By Emily Le Coz/NEMS Daily Journal
TUPELO – The fate of a proposed aquatics complex again lands in the lap of the City Council after consultants Thursday reported findings from a feasibility study.
Council members heard a report from the Isaac Sports Group and JBHM Architects, which it’d hired in November to conduct the study at the urging of the Tupelo Parks and Recreation Department.
Department officials have long said the city’s current, and only, indoor pool requires major renovations. Instead of sinking money into the aging structure, they want to build a new facility with more amenities and the ability to host national events.
“If you do build a new aquatics facility, you’ll be stunned at the growth of the aquatics program,” said Duane Proell of ISG. “It has happened in every community we’ve been in.”
Consultants revealed plans for an $11.3 million indoor swimming complex located at one of two sites inside Ballard Park – either on the current volleyball courts on the west side of the park, or just west of the outdoor stage.
Three others sites also were considered: two at Veteran’s Park and one at City Park, where the current pool is located. City Park was dismissed because of its residential location, and Veteran’s Park because growth trends show Tupelo growing westward – not east, where it’s located.
But Proell and ISG President Stu Isaac said Veteran’s was a close second and also would make an excellent location.
Wherever it ends up, the 45,000-square-foot complex would serve both casual and competitive swimmers and generate $407,000 in annual revenues, plus an additional $3.2 million in local economic impact, consultants said.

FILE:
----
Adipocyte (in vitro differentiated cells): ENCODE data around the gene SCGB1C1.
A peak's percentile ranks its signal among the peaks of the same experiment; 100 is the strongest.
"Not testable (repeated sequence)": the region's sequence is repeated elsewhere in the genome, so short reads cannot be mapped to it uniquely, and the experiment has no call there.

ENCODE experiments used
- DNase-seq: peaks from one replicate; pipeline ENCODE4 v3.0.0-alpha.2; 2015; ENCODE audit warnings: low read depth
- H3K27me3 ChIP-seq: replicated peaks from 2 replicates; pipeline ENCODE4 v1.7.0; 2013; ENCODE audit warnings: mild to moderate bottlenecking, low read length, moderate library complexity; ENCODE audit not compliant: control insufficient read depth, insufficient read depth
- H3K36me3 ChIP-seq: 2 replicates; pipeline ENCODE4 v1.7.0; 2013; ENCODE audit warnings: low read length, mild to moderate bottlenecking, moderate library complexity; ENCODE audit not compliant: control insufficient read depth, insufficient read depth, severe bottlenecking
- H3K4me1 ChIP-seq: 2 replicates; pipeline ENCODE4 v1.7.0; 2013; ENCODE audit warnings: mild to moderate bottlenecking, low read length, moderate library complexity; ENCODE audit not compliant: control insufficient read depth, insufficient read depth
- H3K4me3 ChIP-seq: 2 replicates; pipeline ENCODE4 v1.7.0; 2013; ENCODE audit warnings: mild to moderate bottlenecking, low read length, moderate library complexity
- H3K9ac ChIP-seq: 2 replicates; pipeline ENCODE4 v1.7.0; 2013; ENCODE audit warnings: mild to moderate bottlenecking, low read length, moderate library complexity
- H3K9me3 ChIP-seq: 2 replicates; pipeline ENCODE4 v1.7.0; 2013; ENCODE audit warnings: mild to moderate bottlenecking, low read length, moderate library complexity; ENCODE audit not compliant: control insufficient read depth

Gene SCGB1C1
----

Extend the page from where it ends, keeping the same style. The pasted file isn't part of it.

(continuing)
Preliminary plans show a sprawling complex with one Olympic-size pool and one smaller pool for fitness or instruction classes. It also calls for spectator seating, locker rooms, rest rooms, offices, a multipurpose room, kitchen, lobby and an outdoor area for sunbathing and a splash pad.
Its total annual operating cost is estimated at $477,000, which, at 15 percent over revenue, means the city would have to float the difference.
But it’s a smaller difference than today’s rate: Tupelo’s current indoor pool costs roughly $212,000 annually to operate yet generates just $52,000 in annual revenues – a $160,000 shortfall.
“We’re just throwing money down the drain to repair the existing facility,” Joey Henderson of JBHM. “But if you did, it’d cost about $7 million to do it right … and you’d still probably have an operating deficit of $200,000.”
About 45 people attended the two-hour presentation at City Hall. Many in the audience had ties to the Tupelo swim community, including John Dees, who said he supports the new facility.
“Don’t underestimate the growth of aquatics,” Dees said.
With the preliminary data in hand, the council now must decide whether to pursue the facility. If it does, it likely will fund it through a bond issue.
Chief Financial Officer Lynn Norris has said the city can easily afford a bond issue for the new complex, but many council members have expressed concern about taking on more debt.
Ward 3 Councilman Jim Newell, who has been most outspoken against any new projects, had a conflict and could not attend the meeting.
Contact Emily Le Coz at (662) 678-1588 or firstname.lastname@example.org.
– Site chosen: Ballard Park
– Size: 45,000 square feet
– Construction cost: $11.3 million
– Amenities: Large activity pool; small fitness pool; spectator seating, locker rooms, meeting space, offices, lobby, storage, rest rooms, outdoor splash pad
– Programs: Swim lessons, fitness programs, recreational activities, educational programs, competitive swimming events
– Management: Aquatics director hired by the Tupelo Parks and Recreation Department
– Annual operational costs: $447,000
– Annual revenues: $407,000
– Annual economic impact: $3.5 million
SOURCE: JBHM Architects